In the assembled condition of object seal 104, best depicted in FIG. 7C , the object seal 104 defines a generally tapered or funneled profile whereby the inner area of the object seal 104 slopes at an oblique angle with respect to the seal axis "b". The funneled characteristic may assist in guiding the instrument toward central aperture 134 during initial introduction of the instrument. The funneled characteristic also may substantially minimize the potential of inversion of object seal 104 during withdrawal of the instrument. More particular, object seal 104 defines proximal seal surface 104p adjacent fabric segment 122 and distal seal surface 104p adjacent fabric segment 130 defining an arcuate, parabolic or hyperbolic profile. In one embodiment, proximal seal surface 104p may define a surface portion having a radius of curvature "m" ranging from about .540 inches to about .620 inches, and distal seal surface 104d may define a surface portion having a radius of curvature "k" ranging from about .430 inches to about .500 inches. Other dimensioning and radii of curvatures are also envisioned. The axial length "j" of object seal 104 ranges from about .47 inches to about .53 inches (excluding retention member 120). This overall dimensioning effected through the sloped arrangement provides an exaggerated funneled profile to object seal 104, which, facilitates directing or funneling of the surgical object through object seal 104 and, also, minimizes the potential of inversion of the object seal 104 during withdrawal of the object.
Object seal 104
may be manufactured via conventional means. In one method, fabric segments 122, 126, 130,
elastomeric segment 124
and foam segment 128
may be compression molded while the elastomeric material of the elastomeric segment 124
and/or the foam material of the foam segment 128
is subjected to heat to at least partially embed the fabric material of fabric segments 122, 126, 130
into the elastomeric and/or foam segments 124, 128.
Alternatively, the components of object seal 104
may be attached with adhesives, cements, or the like. The methodologies for attaching fabric segments 122, 126, 130
to one or both of elastomeric and foam segments 124, 128
as disclosed in certain embodiments of the U.S. Patent. No. 6,702,787 to Racenet
also may be utilized. The entire disclosure of U.S. Patent No. 6,702,787 to Racenet
is hereby incorporated by reference herein. Another method for fabricating seal 104
is disclosed in (H-US-00875
), the entire contents of which are hereby incorporated by reference herein. Once object seal 104
is assembled or manufactured, central seal aperture 134
may be punched through the composite materials with a die punch or made via a molding process which provides the seal aperture 134
. Alternatively, the respective components of object seal 104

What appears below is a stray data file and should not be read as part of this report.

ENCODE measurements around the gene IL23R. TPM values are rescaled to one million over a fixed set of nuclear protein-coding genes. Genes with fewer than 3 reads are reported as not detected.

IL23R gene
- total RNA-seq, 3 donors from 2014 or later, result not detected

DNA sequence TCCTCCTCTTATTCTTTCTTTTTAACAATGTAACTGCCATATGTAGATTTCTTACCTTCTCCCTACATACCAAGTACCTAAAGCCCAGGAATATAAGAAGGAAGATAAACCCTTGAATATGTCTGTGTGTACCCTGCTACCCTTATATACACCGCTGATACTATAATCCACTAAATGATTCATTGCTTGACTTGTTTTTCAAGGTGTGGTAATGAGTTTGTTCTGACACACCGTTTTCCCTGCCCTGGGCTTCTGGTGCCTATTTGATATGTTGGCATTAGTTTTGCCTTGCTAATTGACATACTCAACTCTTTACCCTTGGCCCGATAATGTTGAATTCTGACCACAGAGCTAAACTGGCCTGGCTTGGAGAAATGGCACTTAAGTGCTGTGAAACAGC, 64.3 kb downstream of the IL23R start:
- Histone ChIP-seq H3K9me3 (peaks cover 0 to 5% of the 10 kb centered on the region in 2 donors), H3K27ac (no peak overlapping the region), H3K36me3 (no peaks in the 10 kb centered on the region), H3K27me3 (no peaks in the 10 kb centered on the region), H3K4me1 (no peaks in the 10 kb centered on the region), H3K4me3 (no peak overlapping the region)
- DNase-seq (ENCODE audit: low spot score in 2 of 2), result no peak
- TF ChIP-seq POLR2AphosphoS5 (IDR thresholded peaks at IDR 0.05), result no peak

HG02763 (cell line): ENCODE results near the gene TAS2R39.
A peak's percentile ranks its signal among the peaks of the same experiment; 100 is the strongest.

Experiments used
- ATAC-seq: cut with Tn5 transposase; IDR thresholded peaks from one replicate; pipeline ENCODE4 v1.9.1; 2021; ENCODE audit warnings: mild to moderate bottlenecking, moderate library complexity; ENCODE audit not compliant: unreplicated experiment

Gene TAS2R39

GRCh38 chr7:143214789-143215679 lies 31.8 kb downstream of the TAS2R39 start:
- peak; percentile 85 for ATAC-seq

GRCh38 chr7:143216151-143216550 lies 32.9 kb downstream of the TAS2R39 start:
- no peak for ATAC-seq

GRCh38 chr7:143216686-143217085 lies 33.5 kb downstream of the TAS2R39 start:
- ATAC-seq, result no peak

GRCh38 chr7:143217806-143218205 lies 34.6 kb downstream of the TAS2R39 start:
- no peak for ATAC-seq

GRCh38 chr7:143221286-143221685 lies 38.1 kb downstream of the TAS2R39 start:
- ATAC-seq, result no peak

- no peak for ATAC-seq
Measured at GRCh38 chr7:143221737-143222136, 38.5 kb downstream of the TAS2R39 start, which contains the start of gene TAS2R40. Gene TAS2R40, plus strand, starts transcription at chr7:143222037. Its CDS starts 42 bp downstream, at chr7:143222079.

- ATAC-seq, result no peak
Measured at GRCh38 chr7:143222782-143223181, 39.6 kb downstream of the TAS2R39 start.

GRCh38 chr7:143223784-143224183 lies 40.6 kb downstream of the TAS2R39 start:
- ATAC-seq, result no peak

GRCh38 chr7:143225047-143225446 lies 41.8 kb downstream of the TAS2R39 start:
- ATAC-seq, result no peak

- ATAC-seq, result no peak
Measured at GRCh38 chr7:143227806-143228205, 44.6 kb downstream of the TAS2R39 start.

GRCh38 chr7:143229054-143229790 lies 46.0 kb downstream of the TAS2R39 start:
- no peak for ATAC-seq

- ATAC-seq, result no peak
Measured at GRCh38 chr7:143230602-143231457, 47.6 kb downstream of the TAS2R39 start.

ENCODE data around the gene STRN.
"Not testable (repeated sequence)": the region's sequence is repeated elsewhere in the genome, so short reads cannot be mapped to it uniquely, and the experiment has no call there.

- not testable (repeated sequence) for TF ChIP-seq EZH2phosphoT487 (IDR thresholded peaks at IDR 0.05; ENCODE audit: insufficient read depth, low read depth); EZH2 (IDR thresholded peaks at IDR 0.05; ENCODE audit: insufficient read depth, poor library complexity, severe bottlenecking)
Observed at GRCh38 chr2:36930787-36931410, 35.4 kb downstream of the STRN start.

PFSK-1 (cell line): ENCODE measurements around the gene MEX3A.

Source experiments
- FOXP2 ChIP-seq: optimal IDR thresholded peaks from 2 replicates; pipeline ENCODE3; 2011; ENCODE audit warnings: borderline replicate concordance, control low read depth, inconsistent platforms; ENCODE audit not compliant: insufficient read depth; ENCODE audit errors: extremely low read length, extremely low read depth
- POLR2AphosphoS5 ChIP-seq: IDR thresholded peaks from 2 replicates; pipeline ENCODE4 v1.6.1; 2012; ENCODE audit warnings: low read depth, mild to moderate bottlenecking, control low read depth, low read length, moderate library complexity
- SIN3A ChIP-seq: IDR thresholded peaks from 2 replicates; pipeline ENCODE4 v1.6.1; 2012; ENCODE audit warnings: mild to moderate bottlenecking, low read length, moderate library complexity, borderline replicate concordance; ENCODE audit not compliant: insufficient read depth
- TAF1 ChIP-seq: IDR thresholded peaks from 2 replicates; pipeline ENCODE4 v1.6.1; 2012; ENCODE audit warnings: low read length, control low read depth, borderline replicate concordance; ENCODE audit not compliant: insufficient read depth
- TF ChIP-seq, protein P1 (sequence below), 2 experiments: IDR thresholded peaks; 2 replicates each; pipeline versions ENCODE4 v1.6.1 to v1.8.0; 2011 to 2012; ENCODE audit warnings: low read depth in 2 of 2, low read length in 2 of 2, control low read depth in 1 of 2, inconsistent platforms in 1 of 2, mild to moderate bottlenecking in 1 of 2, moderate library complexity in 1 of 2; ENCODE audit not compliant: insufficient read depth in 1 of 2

may be provided with cooperative aperture or slits and then assembled via any of the aforementioned methodologies.
In the alternative, object seal 104 may be a substantially flat or planar septum seal having an aperture, slit or the like. Object seal 104 also may comprise a gel composition or very-soft thermoplastic elastomer in addition to, or in lieu of, foam segment 128. Gels and soft thermoplastic materials contemplated for use are known under the trade names VERSAFLEX™, FLEXPLAST™, DYANFLEX™ and MONPRENE™. Other suitable materials include soft silicone and polyurethane composites. These materials may be adapted to be sufficiently pliable.
Object seal 104
may incorporate a lubricant or a therapeutic or pharmacological agent. Suitable lubricants include a coating of hydrocyclosiloxane prepared by plasma polymerization process. Such a coating is disclosed in U.S. Pat. No. 5,463,010 to Hu et al
., the entire contents of which is hereby incorporated by reference. Examples of therapeutic or pharmacological agents include antimicrobials, antibacterials, hemostatic, moisture-providing agents, such as saline, healing agents, lubricious agents, analgesics, antiseptics, growth factors, and/or anti-inflammatory agents.
Referring now to FIGS. 8A-8C , in conjunction with FIGS. 4 and 6 , locking ring 106 of seal assembly 100 will be discussed. Locking ring 106 serves a dual function of securing object seal 104 within seal housing 102 and providing an internal seal within the passageway of the assembled seal and cannula assemblies 100, 200. Locking ring 106 may be fabricated from a material exhibiting some resiliency including any elastomeric material hereinabove described. Locking ring 106 includes outer segment 136 and internal gasket segment 138. Outer segment 136 defines a plurality (e.g., three) peripheral recesses 140 equidistally spaced about the periphery. Recesses 140 assist in mounting locking ring 106 within seal housing 102. Internal gasket segment 138 of locking ring 106 may contact distal seal surface 104d of object seal 104 in the assembled condition of seal assembly 100. Outer segment 136 and internal gasket segment 138 may be monolithically formed or may consist of separate components received to each other by conventional means. Internal gasket segment 138 may be more elastic than outer segment 136. Outer segment 136 may incorporate first and second O-ring seals 142 within annular recesses of the outer segment to assist in sealing the internal opening of seal housing 102.